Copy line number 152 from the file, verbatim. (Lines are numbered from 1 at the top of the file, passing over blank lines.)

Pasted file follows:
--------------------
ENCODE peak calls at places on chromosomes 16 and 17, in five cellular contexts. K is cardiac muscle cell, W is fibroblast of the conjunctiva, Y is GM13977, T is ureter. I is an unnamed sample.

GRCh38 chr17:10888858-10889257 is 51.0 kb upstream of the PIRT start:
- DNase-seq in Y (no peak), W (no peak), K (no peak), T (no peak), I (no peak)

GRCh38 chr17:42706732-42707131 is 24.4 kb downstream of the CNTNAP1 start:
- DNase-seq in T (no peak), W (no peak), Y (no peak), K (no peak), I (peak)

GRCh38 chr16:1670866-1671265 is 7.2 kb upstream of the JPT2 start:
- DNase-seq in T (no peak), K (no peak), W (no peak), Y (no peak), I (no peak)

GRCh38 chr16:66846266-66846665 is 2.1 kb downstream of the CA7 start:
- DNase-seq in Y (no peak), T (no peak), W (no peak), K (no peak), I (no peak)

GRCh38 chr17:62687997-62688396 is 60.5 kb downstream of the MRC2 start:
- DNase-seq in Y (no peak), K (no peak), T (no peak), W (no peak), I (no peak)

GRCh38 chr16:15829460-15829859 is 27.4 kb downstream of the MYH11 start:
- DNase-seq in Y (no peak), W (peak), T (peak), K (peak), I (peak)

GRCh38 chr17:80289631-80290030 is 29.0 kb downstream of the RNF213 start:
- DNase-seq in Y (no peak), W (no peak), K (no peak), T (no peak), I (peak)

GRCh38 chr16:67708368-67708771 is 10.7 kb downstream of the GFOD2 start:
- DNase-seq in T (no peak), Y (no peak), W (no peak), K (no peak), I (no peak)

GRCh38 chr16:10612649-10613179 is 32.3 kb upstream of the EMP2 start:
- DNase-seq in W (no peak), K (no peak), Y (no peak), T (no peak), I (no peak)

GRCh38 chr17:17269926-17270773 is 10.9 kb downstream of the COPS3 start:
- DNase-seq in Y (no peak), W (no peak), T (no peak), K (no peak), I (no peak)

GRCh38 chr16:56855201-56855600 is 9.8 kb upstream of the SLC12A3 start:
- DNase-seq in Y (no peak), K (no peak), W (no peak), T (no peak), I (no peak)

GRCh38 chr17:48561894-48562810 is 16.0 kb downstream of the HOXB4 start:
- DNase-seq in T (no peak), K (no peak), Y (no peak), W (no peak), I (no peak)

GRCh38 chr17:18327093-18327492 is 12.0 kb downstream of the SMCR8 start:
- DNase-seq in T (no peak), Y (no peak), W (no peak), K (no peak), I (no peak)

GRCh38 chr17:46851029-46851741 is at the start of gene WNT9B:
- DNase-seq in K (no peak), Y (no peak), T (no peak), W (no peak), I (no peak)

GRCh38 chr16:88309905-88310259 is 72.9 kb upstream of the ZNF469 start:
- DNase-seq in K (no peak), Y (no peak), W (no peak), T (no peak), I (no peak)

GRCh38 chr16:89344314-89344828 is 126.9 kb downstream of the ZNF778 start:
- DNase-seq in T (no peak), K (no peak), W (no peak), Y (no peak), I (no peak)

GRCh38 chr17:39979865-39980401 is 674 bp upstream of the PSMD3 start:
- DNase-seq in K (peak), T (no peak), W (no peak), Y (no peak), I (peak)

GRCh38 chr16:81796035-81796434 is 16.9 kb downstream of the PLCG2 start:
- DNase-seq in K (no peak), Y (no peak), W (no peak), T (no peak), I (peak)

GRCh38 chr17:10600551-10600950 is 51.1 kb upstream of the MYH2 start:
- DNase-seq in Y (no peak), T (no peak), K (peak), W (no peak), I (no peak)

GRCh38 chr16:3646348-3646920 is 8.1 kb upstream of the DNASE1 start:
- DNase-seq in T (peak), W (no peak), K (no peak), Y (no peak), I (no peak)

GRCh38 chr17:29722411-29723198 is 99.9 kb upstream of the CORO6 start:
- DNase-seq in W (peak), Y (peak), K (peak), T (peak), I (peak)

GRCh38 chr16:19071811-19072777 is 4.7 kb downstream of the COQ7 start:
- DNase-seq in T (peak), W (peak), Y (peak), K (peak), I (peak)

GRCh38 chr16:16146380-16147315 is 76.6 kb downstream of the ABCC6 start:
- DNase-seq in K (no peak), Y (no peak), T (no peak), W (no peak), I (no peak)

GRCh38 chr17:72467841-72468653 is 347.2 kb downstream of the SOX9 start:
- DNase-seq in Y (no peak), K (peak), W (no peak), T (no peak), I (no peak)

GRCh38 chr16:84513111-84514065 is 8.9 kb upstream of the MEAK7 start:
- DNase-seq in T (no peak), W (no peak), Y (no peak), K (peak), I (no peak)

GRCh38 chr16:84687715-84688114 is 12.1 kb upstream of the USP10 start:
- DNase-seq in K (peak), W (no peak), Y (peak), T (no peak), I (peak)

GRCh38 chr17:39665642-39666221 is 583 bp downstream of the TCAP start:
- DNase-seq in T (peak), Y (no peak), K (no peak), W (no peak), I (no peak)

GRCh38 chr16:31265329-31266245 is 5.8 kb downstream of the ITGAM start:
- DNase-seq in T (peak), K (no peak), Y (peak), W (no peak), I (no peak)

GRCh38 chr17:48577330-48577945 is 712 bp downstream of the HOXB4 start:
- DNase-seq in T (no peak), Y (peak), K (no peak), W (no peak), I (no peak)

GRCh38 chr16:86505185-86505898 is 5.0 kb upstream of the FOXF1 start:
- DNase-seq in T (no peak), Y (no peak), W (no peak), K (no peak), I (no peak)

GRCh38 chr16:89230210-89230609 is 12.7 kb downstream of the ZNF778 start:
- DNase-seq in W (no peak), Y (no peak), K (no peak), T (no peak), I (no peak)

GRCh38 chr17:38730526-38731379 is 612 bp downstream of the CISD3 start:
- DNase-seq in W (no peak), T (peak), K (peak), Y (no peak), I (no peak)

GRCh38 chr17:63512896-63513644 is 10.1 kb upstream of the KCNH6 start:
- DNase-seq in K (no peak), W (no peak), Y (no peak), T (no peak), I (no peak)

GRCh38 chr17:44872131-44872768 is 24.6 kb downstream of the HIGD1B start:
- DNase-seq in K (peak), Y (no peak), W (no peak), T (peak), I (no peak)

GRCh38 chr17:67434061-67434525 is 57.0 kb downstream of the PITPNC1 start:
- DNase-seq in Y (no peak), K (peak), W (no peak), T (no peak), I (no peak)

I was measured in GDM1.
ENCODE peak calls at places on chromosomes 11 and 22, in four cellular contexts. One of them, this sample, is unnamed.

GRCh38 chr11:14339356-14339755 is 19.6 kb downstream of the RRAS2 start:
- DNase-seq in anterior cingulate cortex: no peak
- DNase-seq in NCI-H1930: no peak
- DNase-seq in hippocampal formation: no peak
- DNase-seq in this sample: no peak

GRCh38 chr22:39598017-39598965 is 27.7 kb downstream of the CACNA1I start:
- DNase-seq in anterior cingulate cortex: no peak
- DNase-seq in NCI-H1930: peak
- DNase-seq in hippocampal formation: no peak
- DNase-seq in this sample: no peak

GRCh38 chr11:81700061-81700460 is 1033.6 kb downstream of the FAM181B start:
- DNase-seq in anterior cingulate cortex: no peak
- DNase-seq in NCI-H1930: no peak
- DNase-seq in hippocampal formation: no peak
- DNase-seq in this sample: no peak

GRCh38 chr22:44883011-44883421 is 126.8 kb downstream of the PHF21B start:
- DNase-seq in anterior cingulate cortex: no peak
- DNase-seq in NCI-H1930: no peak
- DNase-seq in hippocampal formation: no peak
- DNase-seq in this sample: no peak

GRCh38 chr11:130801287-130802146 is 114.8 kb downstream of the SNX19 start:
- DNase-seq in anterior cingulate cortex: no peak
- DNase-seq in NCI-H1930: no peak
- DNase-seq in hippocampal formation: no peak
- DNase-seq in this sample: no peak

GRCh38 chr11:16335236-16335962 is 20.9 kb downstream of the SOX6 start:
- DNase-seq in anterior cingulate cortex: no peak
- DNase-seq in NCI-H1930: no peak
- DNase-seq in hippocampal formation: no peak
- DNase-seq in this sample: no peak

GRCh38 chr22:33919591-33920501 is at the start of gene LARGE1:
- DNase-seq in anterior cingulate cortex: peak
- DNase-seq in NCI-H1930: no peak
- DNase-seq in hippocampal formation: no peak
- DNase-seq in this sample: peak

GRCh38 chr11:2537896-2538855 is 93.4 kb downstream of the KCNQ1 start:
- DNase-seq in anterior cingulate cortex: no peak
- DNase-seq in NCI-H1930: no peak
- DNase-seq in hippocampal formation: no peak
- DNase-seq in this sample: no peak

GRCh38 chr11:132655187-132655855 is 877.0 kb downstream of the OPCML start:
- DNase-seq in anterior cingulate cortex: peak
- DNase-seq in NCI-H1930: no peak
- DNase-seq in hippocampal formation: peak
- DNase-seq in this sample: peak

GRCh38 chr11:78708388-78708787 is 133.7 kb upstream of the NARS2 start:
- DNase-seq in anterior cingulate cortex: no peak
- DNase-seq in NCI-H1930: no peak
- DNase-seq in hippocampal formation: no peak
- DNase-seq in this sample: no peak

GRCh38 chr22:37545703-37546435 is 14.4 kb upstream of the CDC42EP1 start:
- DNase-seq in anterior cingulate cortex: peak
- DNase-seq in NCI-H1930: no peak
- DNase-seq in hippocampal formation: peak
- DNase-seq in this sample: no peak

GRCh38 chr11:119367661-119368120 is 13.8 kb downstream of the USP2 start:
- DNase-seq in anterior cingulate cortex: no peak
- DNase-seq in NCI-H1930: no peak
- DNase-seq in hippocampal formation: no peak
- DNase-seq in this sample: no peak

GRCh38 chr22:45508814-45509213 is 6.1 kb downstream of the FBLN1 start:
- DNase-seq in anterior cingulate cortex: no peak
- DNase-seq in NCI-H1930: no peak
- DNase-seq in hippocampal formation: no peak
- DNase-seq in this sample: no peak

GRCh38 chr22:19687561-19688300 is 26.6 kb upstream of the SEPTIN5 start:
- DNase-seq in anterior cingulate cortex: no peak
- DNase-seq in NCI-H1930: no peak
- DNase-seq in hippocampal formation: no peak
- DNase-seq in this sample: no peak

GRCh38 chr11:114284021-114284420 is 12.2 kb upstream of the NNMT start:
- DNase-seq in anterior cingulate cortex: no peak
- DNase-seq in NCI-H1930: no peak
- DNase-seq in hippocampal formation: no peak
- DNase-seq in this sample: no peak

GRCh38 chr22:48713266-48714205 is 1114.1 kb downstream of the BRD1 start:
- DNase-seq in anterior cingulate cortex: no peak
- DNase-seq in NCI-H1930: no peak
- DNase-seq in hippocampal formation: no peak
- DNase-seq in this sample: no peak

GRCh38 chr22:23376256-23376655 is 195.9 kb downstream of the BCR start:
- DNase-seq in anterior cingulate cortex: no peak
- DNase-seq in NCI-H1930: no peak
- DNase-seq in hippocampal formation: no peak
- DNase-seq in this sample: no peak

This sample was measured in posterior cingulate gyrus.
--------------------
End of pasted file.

- DNase-seq in hippocampal formation: no peak